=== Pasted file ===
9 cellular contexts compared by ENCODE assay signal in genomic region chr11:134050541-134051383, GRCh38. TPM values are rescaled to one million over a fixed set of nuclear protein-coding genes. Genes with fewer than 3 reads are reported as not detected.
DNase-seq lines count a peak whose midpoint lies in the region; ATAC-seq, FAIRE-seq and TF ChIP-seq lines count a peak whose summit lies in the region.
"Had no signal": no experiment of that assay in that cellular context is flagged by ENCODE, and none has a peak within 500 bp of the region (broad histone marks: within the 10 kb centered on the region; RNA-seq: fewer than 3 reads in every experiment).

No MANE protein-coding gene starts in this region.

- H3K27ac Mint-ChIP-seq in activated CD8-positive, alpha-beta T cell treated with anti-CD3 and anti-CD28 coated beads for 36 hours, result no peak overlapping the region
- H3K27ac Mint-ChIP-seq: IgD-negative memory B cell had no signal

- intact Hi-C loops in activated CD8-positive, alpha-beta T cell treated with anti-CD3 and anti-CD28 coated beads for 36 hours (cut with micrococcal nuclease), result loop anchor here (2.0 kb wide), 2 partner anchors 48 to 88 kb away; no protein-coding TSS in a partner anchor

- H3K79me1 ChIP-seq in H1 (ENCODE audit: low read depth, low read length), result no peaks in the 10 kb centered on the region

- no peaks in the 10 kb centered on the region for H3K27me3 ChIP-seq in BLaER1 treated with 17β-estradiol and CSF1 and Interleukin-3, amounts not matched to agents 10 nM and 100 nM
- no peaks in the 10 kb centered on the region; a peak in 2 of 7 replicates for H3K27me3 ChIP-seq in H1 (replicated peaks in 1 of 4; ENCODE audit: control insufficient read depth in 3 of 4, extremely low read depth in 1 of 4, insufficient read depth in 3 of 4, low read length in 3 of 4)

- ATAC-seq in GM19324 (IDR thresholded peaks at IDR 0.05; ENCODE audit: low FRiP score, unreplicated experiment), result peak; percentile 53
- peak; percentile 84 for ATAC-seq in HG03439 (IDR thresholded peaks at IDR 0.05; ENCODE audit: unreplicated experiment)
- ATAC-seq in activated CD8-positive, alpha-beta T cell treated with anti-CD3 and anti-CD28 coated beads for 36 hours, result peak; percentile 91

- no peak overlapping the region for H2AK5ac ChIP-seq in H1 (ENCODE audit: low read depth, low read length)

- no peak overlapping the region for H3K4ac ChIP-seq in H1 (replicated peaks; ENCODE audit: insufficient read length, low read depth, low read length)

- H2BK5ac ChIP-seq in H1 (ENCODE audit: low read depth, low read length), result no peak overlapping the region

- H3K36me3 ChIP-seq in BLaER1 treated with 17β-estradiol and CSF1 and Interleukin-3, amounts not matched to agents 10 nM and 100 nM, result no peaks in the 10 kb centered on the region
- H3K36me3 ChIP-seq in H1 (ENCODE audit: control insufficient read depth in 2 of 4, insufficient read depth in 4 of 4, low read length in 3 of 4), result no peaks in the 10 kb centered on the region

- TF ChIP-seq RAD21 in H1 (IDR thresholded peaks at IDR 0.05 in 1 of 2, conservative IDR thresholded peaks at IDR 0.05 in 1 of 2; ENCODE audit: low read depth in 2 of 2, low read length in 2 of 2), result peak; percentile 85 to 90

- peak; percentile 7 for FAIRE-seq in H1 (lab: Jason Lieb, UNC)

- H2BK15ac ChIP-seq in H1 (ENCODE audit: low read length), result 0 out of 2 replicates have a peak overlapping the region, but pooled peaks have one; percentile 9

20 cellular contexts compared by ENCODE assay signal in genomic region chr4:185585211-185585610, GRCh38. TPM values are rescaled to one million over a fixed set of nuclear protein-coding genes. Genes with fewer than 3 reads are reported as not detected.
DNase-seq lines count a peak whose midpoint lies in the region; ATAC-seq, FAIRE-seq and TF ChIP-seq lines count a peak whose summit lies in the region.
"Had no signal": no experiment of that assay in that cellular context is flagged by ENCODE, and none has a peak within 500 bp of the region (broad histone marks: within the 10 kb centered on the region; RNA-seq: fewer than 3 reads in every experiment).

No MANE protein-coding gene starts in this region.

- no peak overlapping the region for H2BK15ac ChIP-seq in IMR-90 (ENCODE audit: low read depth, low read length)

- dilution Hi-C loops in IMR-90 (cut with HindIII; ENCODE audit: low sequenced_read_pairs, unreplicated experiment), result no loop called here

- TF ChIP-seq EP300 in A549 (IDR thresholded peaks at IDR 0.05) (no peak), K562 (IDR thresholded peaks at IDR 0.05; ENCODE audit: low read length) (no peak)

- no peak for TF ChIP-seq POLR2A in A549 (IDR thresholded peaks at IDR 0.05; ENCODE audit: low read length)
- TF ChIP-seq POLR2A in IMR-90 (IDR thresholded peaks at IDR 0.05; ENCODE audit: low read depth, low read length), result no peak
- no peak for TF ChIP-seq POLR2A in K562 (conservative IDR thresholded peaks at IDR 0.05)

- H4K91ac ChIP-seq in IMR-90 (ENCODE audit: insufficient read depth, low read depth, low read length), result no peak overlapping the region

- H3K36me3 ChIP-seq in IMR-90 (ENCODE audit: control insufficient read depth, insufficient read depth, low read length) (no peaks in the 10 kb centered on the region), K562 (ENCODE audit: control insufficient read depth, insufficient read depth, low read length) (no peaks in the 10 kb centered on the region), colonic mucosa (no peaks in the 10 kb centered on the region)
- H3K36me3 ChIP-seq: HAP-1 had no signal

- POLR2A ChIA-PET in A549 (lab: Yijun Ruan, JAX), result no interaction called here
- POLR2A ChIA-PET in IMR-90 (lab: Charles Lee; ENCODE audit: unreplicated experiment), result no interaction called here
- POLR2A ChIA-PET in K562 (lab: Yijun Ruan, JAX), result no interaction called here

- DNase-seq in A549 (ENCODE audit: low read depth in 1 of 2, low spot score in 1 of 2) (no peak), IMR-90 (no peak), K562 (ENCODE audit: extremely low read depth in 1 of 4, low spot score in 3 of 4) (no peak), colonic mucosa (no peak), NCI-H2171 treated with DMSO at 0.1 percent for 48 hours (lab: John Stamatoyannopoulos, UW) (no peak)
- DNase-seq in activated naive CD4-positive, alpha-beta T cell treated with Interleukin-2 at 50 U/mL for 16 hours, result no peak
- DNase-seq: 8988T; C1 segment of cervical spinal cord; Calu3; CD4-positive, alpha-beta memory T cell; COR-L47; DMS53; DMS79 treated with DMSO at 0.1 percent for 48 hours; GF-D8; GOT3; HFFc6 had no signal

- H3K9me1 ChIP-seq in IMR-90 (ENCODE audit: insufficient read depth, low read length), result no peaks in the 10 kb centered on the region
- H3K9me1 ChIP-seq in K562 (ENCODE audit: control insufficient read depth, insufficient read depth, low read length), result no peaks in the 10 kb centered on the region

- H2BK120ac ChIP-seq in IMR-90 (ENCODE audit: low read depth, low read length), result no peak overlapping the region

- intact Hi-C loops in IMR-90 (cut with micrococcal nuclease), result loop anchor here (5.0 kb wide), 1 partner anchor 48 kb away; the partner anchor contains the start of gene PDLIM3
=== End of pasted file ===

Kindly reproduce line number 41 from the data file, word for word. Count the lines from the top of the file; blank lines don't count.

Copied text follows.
- H3K9me1 ChIP-seq in IMR-90 (ENCODE audit: insufficient read depth, low read length), result no peaks in the 10 kb centered on the region